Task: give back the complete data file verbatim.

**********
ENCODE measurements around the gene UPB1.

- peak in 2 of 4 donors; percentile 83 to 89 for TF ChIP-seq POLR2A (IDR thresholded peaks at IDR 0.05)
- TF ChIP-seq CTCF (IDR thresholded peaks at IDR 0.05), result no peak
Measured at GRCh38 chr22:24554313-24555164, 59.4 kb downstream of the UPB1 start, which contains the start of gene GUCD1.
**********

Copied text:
ENCODE measurements around the gene UPB1.

- peak in 2 of 4 donors; percentile 83 to 89 for TF ChIP-seq POLR2A (IDR thresholded peaks at IDR 0.05)
- TF ChIP-seq CTCF (IDR thresholded peaks at IDR 0.05), result no peak
Measured at GRCh38 chr22:24554313-24555164, 59.4 kb downstream of the UPB1 start, which contains the start of gene GUCD1.